IATA’s Director General, Willie Walsh, noted that net zero by 2050 would require a global transition for aviation to new fuels, technologies and operations.

Walsh said: “The significant investments to get there will need a solid policy foundation aligned with a global way forward. We need governments to set a framework to incentivise production of SAF and ensure it is as attractive to produce as automotive biofuels,” he said.

Apparently heeding to the charge, a team of energy industry companies in Panama, led by SGP BioEnergy, joined the government of the country to announce the development of the world’s largest biofuels production and distribution hub.

In Asia Pacific, Singapore Airlines started selling sustainable aviation fuel credits in July. Cebu Pacific and Malaysia Airlines both flew their first flights using SAF.

In Thailand alike, Bangchak has signed a Memorandum of Understanding with Thanachok Oil Light to produce SAF locally. In Australia, The Qantas Group and Airbus will invest up to $200 million to accelerate the establishment of a SAF industry in the country, in a landmark agreement.

In Europe, the Imperial College London is establishing a groundbreaking research institute dedicated to developing clean, safe and sustainable air-travel. In Spain, Repsol and Iberia took another step in their alliance to reduce emissions in the airline industry with the first long-haul flights using biofuel produced in Spain from biological waste.

The airports are also not left out of the rash of innovations. Paris airports operator, Groupe ADP, has lately announced an agreement with energy technology firm Air Liquide in a joint venture to support development of hydrogen infrastructure for air transport.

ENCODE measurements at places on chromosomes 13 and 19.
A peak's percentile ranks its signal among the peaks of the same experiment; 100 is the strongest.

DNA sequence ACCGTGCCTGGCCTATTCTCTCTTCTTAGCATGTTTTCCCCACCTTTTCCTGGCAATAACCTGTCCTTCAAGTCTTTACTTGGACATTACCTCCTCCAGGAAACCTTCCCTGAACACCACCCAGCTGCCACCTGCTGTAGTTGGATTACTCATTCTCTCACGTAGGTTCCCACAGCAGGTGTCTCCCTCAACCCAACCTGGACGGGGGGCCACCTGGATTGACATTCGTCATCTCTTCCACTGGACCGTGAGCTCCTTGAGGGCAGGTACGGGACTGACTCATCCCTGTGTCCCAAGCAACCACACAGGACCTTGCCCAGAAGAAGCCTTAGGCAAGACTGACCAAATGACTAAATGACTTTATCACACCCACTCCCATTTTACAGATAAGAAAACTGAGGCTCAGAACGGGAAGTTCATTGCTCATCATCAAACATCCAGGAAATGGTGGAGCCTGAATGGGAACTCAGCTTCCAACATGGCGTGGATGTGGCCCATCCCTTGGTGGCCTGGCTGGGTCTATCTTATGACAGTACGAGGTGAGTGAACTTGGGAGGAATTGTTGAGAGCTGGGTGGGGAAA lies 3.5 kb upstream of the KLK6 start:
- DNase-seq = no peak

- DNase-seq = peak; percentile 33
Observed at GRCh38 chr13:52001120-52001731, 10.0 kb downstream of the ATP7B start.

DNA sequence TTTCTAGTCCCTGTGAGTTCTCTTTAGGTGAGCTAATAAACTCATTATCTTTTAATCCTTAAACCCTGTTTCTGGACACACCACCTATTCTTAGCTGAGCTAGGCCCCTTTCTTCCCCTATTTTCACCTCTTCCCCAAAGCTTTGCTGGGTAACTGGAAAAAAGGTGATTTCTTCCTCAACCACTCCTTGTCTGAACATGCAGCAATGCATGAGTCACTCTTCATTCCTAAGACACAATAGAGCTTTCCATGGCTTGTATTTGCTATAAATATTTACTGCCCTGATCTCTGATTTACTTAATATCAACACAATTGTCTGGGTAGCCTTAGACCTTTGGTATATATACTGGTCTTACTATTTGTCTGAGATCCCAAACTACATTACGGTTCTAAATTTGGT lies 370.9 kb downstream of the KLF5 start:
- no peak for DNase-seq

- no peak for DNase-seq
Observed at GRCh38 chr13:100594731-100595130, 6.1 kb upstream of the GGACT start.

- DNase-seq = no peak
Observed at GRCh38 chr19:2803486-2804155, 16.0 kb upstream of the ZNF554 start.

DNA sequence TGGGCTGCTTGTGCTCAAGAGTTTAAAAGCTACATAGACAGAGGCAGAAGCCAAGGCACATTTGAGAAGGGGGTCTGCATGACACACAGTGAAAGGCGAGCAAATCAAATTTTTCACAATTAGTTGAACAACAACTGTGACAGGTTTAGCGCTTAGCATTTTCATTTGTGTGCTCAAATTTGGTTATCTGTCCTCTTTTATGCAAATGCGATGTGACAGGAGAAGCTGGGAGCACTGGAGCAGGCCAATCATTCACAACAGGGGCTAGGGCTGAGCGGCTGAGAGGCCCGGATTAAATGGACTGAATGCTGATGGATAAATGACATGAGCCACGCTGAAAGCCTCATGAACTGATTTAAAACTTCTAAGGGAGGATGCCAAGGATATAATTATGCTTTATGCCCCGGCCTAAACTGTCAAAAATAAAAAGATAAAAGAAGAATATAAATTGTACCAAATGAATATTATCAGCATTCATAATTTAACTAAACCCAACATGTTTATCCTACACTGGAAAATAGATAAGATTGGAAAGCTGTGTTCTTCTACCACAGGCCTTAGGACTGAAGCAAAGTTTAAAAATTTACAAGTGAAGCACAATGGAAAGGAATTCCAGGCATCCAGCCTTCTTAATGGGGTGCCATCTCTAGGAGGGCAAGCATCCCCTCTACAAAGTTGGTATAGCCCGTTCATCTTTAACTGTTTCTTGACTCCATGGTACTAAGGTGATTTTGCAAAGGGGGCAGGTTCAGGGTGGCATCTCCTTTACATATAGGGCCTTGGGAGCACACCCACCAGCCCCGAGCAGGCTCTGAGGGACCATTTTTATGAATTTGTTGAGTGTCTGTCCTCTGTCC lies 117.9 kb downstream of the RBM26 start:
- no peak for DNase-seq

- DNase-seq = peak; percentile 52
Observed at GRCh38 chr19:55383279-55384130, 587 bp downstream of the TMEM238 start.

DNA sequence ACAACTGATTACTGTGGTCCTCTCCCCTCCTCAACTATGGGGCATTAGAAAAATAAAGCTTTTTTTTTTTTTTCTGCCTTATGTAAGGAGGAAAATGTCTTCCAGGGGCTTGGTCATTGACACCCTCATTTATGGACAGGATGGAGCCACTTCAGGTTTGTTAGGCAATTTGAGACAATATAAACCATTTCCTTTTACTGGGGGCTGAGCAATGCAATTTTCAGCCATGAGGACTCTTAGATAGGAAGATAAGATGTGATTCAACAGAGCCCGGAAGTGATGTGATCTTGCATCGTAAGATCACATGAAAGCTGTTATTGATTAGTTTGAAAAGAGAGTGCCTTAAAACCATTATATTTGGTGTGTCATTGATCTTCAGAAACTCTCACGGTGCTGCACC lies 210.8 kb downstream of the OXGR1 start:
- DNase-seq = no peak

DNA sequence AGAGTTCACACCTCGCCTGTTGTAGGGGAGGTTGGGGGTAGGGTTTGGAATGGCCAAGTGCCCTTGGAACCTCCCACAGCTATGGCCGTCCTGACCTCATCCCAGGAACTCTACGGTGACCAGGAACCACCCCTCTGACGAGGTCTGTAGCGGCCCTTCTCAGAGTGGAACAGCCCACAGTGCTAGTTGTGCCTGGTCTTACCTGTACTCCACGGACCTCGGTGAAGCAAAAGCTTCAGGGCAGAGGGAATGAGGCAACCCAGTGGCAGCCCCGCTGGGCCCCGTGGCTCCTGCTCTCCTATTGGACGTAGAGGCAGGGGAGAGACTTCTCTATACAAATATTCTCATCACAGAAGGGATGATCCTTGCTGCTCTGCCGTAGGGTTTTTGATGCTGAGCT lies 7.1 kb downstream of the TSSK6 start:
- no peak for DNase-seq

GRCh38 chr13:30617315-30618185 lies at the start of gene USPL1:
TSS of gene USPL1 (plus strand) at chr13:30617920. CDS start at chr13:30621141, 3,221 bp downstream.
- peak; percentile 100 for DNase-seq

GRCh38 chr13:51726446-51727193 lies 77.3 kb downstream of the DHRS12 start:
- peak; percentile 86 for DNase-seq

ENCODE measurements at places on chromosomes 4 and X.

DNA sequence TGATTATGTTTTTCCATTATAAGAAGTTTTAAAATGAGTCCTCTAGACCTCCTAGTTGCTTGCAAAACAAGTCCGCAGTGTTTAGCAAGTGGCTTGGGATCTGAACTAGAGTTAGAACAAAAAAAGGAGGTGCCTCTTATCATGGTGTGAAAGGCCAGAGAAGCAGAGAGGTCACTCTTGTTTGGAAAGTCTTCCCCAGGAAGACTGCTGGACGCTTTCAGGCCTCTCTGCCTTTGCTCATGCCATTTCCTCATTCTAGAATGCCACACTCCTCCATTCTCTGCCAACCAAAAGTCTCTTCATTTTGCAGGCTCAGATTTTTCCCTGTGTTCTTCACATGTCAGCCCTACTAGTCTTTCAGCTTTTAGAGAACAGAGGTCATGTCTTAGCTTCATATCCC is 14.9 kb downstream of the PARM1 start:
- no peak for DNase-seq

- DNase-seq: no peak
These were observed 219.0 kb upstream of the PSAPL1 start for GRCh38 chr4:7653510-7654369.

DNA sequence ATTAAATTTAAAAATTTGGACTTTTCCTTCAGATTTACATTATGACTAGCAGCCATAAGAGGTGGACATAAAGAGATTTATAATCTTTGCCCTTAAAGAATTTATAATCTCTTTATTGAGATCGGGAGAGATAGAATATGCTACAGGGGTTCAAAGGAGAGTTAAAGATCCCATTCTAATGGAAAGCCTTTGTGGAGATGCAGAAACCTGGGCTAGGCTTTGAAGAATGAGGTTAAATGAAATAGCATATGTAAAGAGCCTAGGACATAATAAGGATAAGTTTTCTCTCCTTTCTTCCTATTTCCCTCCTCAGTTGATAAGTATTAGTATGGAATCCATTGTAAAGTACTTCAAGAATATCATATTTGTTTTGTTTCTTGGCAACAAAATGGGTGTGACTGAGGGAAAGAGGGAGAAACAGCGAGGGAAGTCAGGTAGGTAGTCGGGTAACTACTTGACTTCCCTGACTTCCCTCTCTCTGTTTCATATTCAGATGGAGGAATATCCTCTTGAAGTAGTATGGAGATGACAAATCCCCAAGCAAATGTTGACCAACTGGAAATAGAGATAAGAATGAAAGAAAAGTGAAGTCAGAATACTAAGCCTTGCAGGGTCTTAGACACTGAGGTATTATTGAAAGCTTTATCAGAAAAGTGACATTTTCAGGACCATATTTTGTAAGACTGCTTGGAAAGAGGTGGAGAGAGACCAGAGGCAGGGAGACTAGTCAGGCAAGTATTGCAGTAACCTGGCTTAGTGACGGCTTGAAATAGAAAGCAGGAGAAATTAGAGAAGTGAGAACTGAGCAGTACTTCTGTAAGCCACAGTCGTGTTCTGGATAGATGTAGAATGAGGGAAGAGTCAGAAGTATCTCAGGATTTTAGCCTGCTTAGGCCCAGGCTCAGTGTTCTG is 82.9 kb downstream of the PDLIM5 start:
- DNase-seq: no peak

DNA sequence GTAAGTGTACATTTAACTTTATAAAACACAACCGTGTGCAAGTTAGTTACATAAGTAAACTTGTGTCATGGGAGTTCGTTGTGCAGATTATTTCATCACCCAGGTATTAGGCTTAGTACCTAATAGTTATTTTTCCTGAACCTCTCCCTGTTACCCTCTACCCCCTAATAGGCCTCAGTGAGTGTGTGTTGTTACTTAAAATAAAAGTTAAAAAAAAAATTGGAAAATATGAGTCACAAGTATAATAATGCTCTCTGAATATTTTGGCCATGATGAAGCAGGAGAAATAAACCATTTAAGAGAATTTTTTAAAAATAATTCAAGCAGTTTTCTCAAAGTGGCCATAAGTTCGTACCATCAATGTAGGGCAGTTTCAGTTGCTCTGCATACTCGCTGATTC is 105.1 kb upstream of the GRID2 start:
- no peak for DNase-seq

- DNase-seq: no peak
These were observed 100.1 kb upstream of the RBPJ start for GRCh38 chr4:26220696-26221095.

Airbus and industrial gases and engineering company Linde have partnered to develop hydrogen infrastructure at airports across the globe. The planemaker will also launch a Zero Emission Development Centre (ZEDC) for hydrogen technologies at their Filton facility in the United Kingdom.

Aircraft engine manufacturer, Rolls-Royce, is entering the hydrogen production market and acquiring a majority stake in electrolysis stack specialist Hoeller Electrolyzer, whose innovative technology will form the basis of a new range of mtu electrolyzer product.

IATA had lately estimated Africa, with Compound Annual Growth Rate (CAGR) of 4.6 per cent, to be the untapped market of global aviation. It projected that an extra 199 million passengers will bring the total market available to Nigeria and other African airlines to 334 million passengers by 2037. But the continent is not as keen on the wave of operating innovations.

Aviation enthusiast, Bamidele Akanji, said it was regrettable that Africa, especially Nigeria, were not preparing for emerging opportunities.

“There is a lot we could have done through research and development, and by contributing to emerging trends. But nothing is on the ground. Even the basic infrastructures that are currently being phased out in other places, we are still struggling to use them efficiently. Above all, we need to get our hearts together so that our airlines don’t get thrown out of global aviation,” he said.